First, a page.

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Gómez de Avellaneda y Arteaga, Gertrudis (1814–1873)

Gómez de Avellaneda y Arteaga, Gertrudis (1814–1873)

Gertrudis Gómez de Avellaneda y Arteaga (b. 23 March 1814; d. 1 February 1873), Cuban poet, novelist and playwright. Gómez de Avellaneda has the rare distinction of being claimed by the literatures of two countries, Cuba and Spain. Born in the city of Puerto Príncipe (now Camagüey) to a Spanish father and a Cuban mother, she spent her childhood and youth in Cuba. In 1836 she left Cuba with her mother and stepfather and settled in Spain, where she embarked on a literary career and what was for the times a scandalous personal life: she had several love affairs and bore a child out of wedlock, who died a few months after birth.

Gómez de Avellaneda was a friend and peer of several of the most distinguished Spanish poets, writers, and politicians of the day. In June of 1845 she was the winner of the two top prizes given by the Liceo de Madrid (she submitted one of the entries using her brother's name). In 1846 she married but three months later was widowed. Afterward, she retired to a convent briefly, only to return with fervor to literary life. Between 1844 and 1858, several of her plays were staged in Madrid, some with great success. In 1852 she was denied membership in the Royal Spanish Academy because she was a woman.

In 1854 Gómez de Avellaneda married a powerful, well-known politician, Colonel Domingo Verdugo, who was later given an official post in Cuba. In 1859, she returned with him to her native land where she was warmly welcomed and awarded the highest official honors from the literary community, including coronation by Luisa Pérez de Zambrana, a renowned Cuban poet. She remained in Cuba until the death of her husband in 1863. In 1865 she left Cuba with her brother, and after touring the United States, London, and Paris, she settled in Madrid in 1864; she remaind there until her death.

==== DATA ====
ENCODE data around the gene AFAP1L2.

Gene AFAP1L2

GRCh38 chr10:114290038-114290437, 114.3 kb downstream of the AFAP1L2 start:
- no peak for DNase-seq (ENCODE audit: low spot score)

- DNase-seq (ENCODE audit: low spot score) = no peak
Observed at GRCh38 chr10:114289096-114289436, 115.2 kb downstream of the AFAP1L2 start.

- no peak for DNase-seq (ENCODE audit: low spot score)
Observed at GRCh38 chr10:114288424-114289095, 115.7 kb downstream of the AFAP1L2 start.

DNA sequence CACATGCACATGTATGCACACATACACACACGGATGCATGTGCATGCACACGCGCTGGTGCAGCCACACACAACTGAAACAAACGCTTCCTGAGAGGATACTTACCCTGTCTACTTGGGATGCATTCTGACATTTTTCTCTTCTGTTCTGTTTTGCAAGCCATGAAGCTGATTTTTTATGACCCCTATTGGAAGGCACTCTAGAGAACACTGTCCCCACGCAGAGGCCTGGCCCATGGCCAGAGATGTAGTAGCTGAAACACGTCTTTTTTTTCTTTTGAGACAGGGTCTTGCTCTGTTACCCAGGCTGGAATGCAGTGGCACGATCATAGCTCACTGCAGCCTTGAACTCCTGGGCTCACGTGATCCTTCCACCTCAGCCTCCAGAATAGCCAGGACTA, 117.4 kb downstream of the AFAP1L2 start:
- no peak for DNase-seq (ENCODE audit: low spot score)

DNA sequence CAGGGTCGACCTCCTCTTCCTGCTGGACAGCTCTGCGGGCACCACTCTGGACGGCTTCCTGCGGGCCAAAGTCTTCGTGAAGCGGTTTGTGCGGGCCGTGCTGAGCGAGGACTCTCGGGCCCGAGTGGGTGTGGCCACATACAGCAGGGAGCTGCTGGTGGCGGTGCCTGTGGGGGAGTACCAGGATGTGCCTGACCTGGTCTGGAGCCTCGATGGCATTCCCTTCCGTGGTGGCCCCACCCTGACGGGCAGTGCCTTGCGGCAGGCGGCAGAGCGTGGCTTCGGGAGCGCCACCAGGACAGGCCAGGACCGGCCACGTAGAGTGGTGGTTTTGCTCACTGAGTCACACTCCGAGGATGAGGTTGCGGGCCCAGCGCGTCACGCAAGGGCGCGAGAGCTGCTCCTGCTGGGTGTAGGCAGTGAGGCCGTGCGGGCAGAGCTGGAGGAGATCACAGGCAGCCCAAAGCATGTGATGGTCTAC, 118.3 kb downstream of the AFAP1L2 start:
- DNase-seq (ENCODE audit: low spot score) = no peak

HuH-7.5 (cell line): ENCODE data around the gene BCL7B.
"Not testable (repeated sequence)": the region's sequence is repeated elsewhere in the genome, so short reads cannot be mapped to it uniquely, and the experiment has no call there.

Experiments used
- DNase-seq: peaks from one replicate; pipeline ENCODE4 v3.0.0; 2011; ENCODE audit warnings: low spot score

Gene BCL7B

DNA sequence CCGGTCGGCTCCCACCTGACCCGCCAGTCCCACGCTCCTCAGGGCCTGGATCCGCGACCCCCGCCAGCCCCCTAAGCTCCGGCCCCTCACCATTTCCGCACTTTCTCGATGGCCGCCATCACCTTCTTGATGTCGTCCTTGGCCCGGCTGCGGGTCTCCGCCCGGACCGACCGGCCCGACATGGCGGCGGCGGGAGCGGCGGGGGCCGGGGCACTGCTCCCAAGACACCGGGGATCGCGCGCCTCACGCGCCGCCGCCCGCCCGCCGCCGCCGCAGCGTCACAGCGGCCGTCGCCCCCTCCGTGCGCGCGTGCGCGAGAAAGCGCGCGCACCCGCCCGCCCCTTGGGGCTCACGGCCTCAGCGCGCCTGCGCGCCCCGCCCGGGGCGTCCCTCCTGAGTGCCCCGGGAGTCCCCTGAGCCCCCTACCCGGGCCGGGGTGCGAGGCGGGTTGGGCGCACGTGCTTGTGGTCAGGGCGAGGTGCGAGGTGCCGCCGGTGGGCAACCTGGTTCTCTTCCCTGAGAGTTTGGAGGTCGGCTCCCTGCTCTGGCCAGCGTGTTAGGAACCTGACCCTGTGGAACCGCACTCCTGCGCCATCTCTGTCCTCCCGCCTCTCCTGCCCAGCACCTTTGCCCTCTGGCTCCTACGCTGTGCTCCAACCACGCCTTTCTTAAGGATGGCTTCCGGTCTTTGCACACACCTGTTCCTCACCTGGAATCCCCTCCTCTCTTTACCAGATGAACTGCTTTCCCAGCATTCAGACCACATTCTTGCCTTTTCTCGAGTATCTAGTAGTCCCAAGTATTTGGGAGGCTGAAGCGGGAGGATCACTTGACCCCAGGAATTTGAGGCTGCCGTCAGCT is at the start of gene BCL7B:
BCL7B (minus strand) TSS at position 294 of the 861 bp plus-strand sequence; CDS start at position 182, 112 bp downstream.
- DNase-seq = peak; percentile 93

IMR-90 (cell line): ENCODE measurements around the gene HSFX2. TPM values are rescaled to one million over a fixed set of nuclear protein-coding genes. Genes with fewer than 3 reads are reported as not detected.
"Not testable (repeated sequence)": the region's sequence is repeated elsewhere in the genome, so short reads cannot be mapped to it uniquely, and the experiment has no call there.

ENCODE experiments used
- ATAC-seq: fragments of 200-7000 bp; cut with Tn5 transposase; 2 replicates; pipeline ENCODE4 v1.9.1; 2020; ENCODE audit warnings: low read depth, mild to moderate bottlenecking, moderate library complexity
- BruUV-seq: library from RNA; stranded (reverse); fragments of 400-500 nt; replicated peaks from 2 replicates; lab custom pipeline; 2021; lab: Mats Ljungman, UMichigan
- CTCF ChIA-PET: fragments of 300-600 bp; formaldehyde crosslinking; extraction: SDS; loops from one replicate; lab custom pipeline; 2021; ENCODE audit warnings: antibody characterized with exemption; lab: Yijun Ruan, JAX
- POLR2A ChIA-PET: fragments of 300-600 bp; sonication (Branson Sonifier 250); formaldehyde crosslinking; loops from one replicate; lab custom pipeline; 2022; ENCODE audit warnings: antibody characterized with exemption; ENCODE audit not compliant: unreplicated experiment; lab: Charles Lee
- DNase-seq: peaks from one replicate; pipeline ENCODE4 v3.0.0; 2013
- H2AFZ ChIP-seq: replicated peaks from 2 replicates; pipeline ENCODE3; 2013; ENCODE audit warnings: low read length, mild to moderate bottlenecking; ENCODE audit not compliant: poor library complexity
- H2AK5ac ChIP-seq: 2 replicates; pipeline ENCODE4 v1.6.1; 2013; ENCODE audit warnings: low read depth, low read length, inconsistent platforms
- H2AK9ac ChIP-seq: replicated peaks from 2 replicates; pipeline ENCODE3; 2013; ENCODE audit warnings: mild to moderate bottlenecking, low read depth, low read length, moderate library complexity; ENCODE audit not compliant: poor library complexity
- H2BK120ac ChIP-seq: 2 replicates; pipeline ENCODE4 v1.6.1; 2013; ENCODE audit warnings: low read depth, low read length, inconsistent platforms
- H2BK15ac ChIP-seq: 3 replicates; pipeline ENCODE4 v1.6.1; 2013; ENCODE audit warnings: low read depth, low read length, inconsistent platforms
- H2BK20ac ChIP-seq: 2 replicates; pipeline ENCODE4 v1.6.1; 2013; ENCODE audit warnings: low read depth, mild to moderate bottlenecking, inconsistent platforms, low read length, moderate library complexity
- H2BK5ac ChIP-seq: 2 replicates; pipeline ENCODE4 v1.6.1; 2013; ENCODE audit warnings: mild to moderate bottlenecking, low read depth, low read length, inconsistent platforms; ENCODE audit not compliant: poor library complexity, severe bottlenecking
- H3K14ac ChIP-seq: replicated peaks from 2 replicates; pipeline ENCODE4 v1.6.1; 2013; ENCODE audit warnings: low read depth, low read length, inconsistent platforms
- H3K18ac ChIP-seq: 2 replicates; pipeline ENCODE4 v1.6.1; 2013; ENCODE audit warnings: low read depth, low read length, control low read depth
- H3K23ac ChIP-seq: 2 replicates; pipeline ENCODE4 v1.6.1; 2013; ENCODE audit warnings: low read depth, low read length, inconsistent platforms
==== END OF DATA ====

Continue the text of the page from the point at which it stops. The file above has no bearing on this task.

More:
Gómez de Avellaneda is regarded as one of the most important Cuban poets and a notable novelist. Many critics consider her a feminist, and her ideas about slavery, as depicted in her best-known novel, Sab (1841), were revolutionary at the time.

See alsoLiterature: Spanish America; Slavery: Abolition.

BIBLIOGRAPHY

Many distinguished writers have written about the life and works of Gómez de Avellaneda: Gastón Baquero, Regino Eladio Boti y Barreivo, Belkis Cuza Malé, Marcelino Menéndez y Pelayo, Enrique José Varona, Pedro Henríquez Ureña, Dulce María Loynaz, José Lezama Lima among them. A compilation of her best works is Sus mejores poesías (1953). See also Complete Works (1961), which contains criticism and a biobibliography. Studies in English include Edwin Bucher Williams, The Life and Dramatic Works of Gertrudis Gómez de Avellaneda (1924).

Additional Bibliography

Albin, María C. Género, poesía y esfera pública: Gertrudis Gómez de Avellaneda y la tradición romántica. Madrid: Editorial Trotta, 2002.

Pastor, Brigida M. Fashioning Feminism in Cuba and Beyond: The Prose of Gertrudis Gómez de Avellaneda. New York: P. Lang, 2003.

                                     Roberto Valero

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